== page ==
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SETAC announces a new book at Atmospheric Deposition to the Grea

Atmospheric Deposition of Contaminants to the Great Lakes and Coastal
Edited by Joel E. Baker

The Great Waters provisions of the 1990 Clean Water Act Amendments
catalyzed a new and remarkable interaction between atmospheric and
surface water quality managers and scientist, helping to link air and
surface water quality initiatives in many regions of the earth. 
Scientists are now able to look at air and water quality issues as a
whole, rather than in a more traditional compartmentalized approach. 
Atmospheric Deposition of Contaminants to the Great Lakes and Coastal
Waters, part of the SETAC Technical Publications Series  reports on
initiatives and research in such "great waters" as the Great Lakes and
Lake Champlain, Chesapeake and Narragansett Bays, the mid-Atlantic
Ocean, the western Pacific Basin, and the Arctic Ocean.  Wet and dry
deposition, atmospheric and snow deposition, humidity, weather, and
gas exchange are explored in relation to aerosol particles, forest
canopies, trace elements, and organic compounds.  The results indicate
air-chemical-water interactions that expand our understanding of the
impact of pollutants on air and water quality and of future research
needs into combined air and water issues.

Table of Contents

1. Dry Deposition of Particles to Water Surfaces
2. Influence of Temporal Changes in Relative Humidity on Size and Dry
Depositional Fluxes of Aerosol Particles Bearing Trace Elements 3.
Atmospheric Particle Size Distributions and Dry Deposition Measured
around Lake Michigan 4. Mechanisms of Atmospheric Wet Deposition of
Chemical Contaminants 5. Snow Deposition of Atmospheric Semivolatile
Organic Chemicals 6. Air-Water Exchange of Semivolatile Organic
Chemicals in the Great Lakes 7. Modeling Atmospheric Deposition and
Gas Exchange of Hazardous Air Pollutants over Lake Michigan 8. Field
and Laboratory Investigations of Particle/Gas Distribution for
Polychlorinated Biphenyls and Other Semivolatile Organic Compounds 9.
Loading of Atmospheric Trace Elements and Organic Contaminants to the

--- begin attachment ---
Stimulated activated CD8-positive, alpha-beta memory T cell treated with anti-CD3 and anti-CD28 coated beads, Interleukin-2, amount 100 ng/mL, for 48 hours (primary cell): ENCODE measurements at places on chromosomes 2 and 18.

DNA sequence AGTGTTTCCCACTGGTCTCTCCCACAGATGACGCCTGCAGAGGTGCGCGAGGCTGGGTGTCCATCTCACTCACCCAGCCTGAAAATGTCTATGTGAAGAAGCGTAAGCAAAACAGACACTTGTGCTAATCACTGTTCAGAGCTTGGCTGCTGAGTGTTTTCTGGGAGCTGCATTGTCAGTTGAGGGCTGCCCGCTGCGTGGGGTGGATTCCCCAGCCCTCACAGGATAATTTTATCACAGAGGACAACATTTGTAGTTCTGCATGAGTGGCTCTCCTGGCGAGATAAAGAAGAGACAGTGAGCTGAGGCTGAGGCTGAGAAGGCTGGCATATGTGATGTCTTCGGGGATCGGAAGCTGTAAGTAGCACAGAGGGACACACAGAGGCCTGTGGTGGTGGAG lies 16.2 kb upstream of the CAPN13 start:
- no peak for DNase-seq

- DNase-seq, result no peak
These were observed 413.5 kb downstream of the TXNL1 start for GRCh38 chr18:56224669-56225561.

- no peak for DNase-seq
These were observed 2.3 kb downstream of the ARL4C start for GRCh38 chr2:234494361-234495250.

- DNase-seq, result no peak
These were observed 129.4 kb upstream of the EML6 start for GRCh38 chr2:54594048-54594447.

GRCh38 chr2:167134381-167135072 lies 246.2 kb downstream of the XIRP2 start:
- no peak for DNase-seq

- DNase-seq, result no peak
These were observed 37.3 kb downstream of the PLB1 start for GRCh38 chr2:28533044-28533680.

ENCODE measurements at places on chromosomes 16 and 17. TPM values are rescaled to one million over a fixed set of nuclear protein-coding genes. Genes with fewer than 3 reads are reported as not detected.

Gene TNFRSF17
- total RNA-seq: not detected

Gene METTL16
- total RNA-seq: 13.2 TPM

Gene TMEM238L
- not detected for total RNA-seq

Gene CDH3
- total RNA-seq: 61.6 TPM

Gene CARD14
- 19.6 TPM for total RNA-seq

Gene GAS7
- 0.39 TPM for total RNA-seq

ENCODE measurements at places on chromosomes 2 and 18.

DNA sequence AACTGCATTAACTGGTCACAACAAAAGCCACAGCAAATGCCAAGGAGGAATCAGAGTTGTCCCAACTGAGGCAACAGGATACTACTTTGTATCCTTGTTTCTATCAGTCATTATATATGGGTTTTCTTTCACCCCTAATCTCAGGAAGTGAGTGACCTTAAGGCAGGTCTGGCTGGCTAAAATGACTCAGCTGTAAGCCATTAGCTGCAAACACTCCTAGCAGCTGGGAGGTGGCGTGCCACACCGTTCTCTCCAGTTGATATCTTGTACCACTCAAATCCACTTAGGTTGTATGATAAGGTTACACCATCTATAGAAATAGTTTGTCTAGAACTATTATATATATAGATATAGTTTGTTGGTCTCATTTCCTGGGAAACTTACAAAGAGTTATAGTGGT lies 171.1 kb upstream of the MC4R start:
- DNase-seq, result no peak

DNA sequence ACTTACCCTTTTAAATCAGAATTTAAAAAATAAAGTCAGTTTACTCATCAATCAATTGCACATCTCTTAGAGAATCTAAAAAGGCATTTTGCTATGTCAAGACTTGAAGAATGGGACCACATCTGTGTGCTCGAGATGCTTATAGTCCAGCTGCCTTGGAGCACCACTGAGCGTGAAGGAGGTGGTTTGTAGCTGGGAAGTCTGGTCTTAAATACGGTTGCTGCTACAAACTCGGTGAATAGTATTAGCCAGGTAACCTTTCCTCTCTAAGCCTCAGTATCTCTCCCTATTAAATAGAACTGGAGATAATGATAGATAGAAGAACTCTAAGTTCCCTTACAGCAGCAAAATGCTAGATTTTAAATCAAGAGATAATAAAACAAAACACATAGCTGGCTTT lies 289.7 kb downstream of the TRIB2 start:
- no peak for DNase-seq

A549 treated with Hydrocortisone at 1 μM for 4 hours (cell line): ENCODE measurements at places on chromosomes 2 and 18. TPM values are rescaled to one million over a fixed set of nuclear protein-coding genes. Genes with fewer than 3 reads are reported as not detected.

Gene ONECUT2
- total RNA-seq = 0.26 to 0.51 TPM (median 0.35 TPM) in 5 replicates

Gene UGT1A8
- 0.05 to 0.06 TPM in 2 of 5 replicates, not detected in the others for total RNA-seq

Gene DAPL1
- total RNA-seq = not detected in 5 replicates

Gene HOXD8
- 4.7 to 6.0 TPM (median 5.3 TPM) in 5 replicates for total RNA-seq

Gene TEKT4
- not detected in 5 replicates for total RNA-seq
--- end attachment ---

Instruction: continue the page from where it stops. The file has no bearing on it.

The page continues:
Chesapeake Bay 10. Atmospheric Deposition of Trace Elements to the
Mid-Atlantic Bight 11. Atmospheric Deposition of Trace Elements to the
Western Pacific Basin 12. The Significance of Atmospheric Deposition
as a Source of PCBs and PAHs to Narragansett Bay 13. Atmospheric
Mercury Deposition and Cycling in the Lake Champlain Basin of Vermont
14. Monitoring of Selected Organochlorine and Polycyclic Aromatic
Hydrocarbon Compounds in Arctic Air 15. Atmospheric Contaminant
Deposition to the Great Lakes Determined from the Integrated
Atmospheric Deposition Network 16. Deposition of Semivolatile Toxic
Air Pollutants to the Great Lakes:  A Regional Modeling Approach 17.
Recent Measurements of Atmospheric Mercury in the Great Lakes Region
18. Modeling of Regional Scale Atmospheric Mercury Transport and
Deposition Using RELMAP 19. Methodologies to Estimate the Air-Surface
Exchange of Atmospheric Nitrogen Compounds 20. Dissolved Organic
Nitrogen in the Atmospheric Environment 21. Using the Regional Acid
Deposition Model to Determine the Nitrogen Deposition Airshed of the
Chesapeake Bay Watershed 22. Atmospheric Nitrogen Deposition in
Estuarine and Coastal Waters: Biogeochemical and Water Quality Impacts
23. Nitrogen Input-Output Budgets for Forests in the Chesapeake Bay
Watershed 24. Index

Available in August 1997					SETAC Press
$48.00 Members / $79.95 Nonmembers			1010 N 12th Avenue
ISBN 1-880611-10-4						Pensacola, FL 32501-3370 USA
To order, contact:						T 850 469 1500, F 850 469 9778
Ms. Chris Englert, Publications Assistant
1010 North 12th Avenue
Pensacola, FL 32501-3370
T 850 469 1500,  F 850 469 9778, E cenglert@setac.org
http://www.setac.org  (New area code June 23, 1997)

The membership of the Society of Environmental Toxicology 
and Chemistry (SETAC), a professional, nonprofit 
organization is comprised of more than 5,000 
individuals from 58 countries in the fields of
environmental chemistry and toxicology, biology, 
ecology, atmospheric sciences, health sciences, 
earth sciences, and environmental engineering.  
Members are involved in diverse areas such as 
environmental education, research, environmental 
management, regulation, risk assessment, and 
chemical manufacture and distribution.